DUO Interpretation 

Please note: 4n6u is in transition. We are working on getting content up as quickly as we can, but we have very grand plans, and we are a volunteer program. Please be patient with us as we start to get things up as efficiently as possible. 

Overview

Duo Interpretation, or DUO as it's most commonly called is an interpretation event between two performers. This event has a time limit of 10 minutes, and is performed from a fully memorized script. Some of the basic rules include the idea that the performers can't make eye contact or touch, and that the performance must include an introduction to the performance, though the introduction doesn't need to be at the very beginning of the piece. 

Judging Criteria

DUO judges have a lot to think about. Comments on DUO will include concepts such as energy, flow, performance, and volume, just as the other interp events include. However, DUO ballots will also include comments on interaction, timing, and reaction to each other. 

In Depth Approach 

The Cutting 

Because very pieces of drama are exactly 6 - 10 minutes long, the portion that is performed is called the cutting, referring to the fact that the piece has been cut down shorter from its original length. The cutting of a performance is immensely important. While you're cutting, there are few things you need to pay attention to. 

  • The length. Going over time is the easiest way a judge distinguishes students. If a judge has two outstanding performances in a room, and you're one of them, don't make it an easy choice by going over time! Make sure you're not going to go over time, even in a room that is laughing at you, or if you have an epiphany and add another dramatic pause. in some rules there is a 30 second grace period for OI. This does NOT mean that your time limit is 10:30. You still need to focus on that 10 minute mark. The 30 second grace period is actually built in for audience participation. That way, if you get a lot of laughs, you're still within the grace period. 
  • The message. This is the central component to your performance. You need to decide your cutting not just based on how cool you think the story is, but how cool you think the message the story is telling is. Keeping in mind the message while you're cutting means that you're going to come out on tournament day with a well thought out, fully formed message embedded fully into your performance. This is the component that separates out the national finalists.  
  • The levels. You don't want a cutting that is all sad or all funny. Even if you're going for a fully serious piece, making sure there is a line or two in which your audience gets to smile is a great way to keep everyone focused on your performance. Or vice versa. You want to have levels, show depth, and use those tools to present the strongest piece.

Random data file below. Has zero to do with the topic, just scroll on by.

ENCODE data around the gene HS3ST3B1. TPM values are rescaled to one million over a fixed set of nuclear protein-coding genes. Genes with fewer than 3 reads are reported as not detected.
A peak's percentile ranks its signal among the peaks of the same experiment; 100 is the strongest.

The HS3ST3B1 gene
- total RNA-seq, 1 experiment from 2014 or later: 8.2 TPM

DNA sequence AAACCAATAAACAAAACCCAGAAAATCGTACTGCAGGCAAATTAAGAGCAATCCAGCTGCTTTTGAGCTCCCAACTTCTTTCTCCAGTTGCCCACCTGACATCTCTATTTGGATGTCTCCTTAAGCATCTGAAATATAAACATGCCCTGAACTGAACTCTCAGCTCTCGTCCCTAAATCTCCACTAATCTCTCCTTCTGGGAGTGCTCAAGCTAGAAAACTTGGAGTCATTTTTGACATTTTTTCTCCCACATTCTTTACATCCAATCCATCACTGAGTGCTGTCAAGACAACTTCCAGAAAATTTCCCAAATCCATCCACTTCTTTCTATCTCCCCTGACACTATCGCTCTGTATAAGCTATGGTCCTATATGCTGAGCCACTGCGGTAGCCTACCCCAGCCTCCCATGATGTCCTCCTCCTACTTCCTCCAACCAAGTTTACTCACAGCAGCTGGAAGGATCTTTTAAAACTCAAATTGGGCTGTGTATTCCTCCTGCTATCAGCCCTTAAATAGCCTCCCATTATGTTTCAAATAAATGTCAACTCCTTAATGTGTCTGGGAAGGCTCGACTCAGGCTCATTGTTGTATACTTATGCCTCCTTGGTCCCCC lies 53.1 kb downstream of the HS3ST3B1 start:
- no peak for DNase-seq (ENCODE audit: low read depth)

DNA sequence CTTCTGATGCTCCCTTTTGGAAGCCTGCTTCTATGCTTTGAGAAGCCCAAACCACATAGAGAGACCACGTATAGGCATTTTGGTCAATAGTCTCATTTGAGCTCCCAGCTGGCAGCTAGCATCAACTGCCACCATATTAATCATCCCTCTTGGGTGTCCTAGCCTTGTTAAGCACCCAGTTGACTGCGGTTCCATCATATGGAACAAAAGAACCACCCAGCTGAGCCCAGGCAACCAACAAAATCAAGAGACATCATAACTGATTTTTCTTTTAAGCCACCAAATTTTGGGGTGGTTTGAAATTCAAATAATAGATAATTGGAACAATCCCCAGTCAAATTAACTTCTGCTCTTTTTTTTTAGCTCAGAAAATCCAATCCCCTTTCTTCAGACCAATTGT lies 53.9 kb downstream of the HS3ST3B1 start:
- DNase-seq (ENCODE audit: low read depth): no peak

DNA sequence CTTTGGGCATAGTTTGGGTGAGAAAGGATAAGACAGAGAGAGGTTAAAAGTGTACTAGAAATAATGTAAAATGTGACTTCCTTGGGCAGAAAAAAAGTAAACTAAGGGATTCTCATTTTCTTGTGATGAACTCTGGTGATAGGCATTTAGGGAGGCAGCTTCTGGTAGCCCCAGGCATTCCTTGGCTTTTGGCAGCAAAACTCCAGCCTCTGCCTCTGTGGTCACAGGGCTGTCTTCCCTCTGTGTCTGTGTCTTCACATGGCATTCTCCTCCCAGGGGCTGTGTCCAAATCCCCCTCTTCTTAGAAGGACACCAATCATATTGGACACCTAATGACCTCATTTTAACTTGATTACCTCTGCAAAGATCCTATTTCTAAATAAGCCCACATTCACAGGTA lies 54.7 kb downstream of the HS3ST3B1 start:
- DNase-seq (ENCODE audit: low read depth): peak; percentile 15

The Performance 

As you finish your cutting, there are many components to the performance that are important . 

  • The Blocking. The blocking is the way that a performer enhances the performance with movement. This is the physical component that separates out the creative. Blocking is tricky, as it needs to be clear what the performer is doing. With that end, the blocking can't be too complicated, as this will both confuse the audience and distract from the goal of the piece. Most of the best blocking isn't written right into the piece, its found through practice and performance. The blocking brings a new layer of a visual component to the performance. 
  • Vocals. The vocals might seem like the easiest part of a performance - many competitors think they are just speaking. But the vocals are a key component to the performance. Vocals embody not just how loud you are, but the accent, age, and strength of a character. Think about your own tonality and vocal patterns. Those are not necessarily the same as your characters. Make your performance the strongest it can be. 
  • The interactions and reaction. DUO is unique due to the fact that two performers are presenting a piece rather than one. This gives interpers an opportunity that might not have other wise, to show reaction. Something that definitely should be kept in mind while performing a DUO is that a performer is not simply waiting for his or her turn to speak, but should be reacting to the lines and actions of his or her partner. 

End Game and Extras 

Character Analysis - This is a document that can help as a tool you come back to over the course of the year. Use this document in the beginning - helping you analyze how to approach your interpretation. Then, use it again a few months later. See how your answers have changed. 

How to Write an Intro - This doc will help you focus your intro writing. Use it to make sure you're on the right track.